(2) An application under this section may be made by any person notwithstanding that he is already the holder of a licence under the patent and no person shall be estopped from alleging that the reasonable requirements of the public with respect to the patented invention are not satisfied or that the patented invention is not worked in the territory of India or that the patented invention is not available to the public at a reasonably affordable price by reason of any admission made by him, whether in such a licence or otherwise or by reason of his having accepted such a licence.

(3) Every application under sub-section (1) shall contain a statement setting out the nature of the applicants interest together with such particulars as may be prescribed and the facts upon which the application is based.

(4) The Controller, if satisfied that the reasonable requirements of the public with respect to the patented invention have not been satisfied or that the patented invention is not worked in the territory of India or that the patented invention is not available to the public at a reasonably affordable price, may grant a licence upon such terms as he may deem fit.

(5) Where the Controller directs the patentee to grant a licence he may, as incidental thereto, exercise the powers set out in section 88.

(6) In considering the application filed under this section, the Controller shall take into account,–

(i) the nature of the invention, the time which has elapsed since the sealing of the patent and the measures already taken by the patentee or any licensee to make full use of the invention;

(ii) the ability of the applicant to work the invention to the public advantage;

(iii) the capacity of the applicant to undertake the risk in providing capital and working the invention, if the application were granted;

(iv) as to whether the applicant has made efforts to obtain a licence from the patentee on reasonable terms and conditions and such efforts have not been successful within a reasonable period as the Controller may deem fit:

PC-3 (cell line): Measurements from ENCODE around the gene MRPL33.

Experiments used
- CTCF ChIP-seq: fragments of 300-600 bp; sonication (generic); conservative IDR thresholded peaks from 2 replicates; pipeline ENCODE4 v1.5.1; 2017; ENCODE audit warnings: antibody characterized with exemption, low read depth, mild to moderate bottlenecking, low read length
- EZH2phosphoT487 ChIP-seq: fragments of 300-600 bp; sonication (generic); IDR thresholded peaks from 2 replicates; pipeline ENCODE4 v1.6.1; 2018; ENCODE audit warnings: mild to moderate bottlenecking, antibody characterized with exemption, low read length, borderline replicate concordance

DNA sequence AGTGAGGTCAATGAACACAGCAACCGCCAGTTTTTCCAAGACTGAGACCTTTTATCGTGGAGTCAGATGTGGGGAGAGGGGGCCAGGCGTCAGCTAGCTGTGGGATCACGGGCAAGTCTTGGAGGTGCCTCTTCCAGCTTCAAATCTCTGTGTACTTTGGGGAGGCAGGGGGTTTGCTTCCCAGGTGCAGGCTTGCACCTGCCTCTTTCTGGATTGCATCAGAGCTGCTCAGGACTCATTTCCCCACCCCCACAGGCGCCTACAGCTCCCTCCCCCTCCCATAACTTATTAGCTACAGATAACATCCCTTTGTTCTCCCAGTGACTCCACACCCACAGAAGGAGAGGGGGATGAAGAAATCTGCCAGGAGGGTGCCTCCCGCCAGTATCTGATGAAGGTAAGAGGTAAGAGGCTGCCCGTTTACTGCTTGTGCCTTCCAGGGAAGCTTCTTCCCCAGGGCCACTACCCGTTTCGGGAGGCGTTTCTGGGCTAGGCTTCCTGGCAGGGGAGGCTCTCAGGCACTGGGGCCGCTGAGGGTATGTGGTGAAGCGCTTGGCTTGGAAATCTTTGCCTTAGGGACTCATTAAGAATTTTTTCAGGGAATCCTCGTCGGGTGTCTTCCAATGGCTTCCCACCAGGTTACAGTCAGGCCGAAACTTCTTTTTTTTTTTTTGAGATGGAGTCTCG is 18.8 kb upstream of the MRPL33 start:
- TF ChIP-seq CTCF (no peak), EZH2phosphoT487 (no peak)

Provided that this clause shall not be applicable in case of national emergency or other circumstances of extreme urgency or in case of public non-commercial use or on establishment of a ground of anti-competitive practices adopted by the patentee,
but shall not be required to take into account matters subsequent to the making of the application.

[Explanation.–For the purposes of clause (iv), “reasonable period” shall be construed as a period not ordinarily exceeding a period of six months.]

(7) For the purposes of this Chapter, the reasonable requirements of the public shall be deemed not to have been satisfied–

(a) if, by reason of the refusal of the patentee to grant a licence or licences on reasonable terms,–

(i) an existing trade or industry or the development thereof or the establishment of any new trade or industry in India or the trade or industry of any person or class of persons trading or manufacturing in India is prejudiced; or

(ii) the demand for the patented article has not been met to an adequate extent or on reasonable terms; or

(iii) a market for export of the patented article manufactured in India is not being supplied or developed; or

(iv) the establishment or development of commercial activities in India is prejudiced; or

(b) if, by reason of conditions imposed by the patentee upon the grant of licences under the patent or upon the purchase, hire or use of the patented article or process, the manufacture, use or sale of materials not protected by the patent, or the establishment or development of any trade or industry in India, is prejudiced; or

(c) if the patentee imposes a condition upon the grant of licences under the patent to provide exclusive grant back, prevention to challenges to the validity of patent or coercive package licensing, or

(d) if the patented invention is not being worked in the territory of India on a commercial scale to an adequate extent or is not being so worked to the fullest extent that is reasonably practicable, or

(e) if the working of the patented invention in the territory of India on a commercial scale is being prevented or hindered by the importation from abroad of the patented article by–

(i) the patentee or persons claiming under him; or

(ii) persons directly or indirectly purchasing from him; or

(iii) other persons against whom the patentee is not taking or has not taken proceedings for infringement.


See also:

Section 83 Indian Patents Act 1970 (General principles applicable to working of patented inventions.)

Section 83 Indian Patents Act 1970

Section 83 of the Indian Patents Act 1970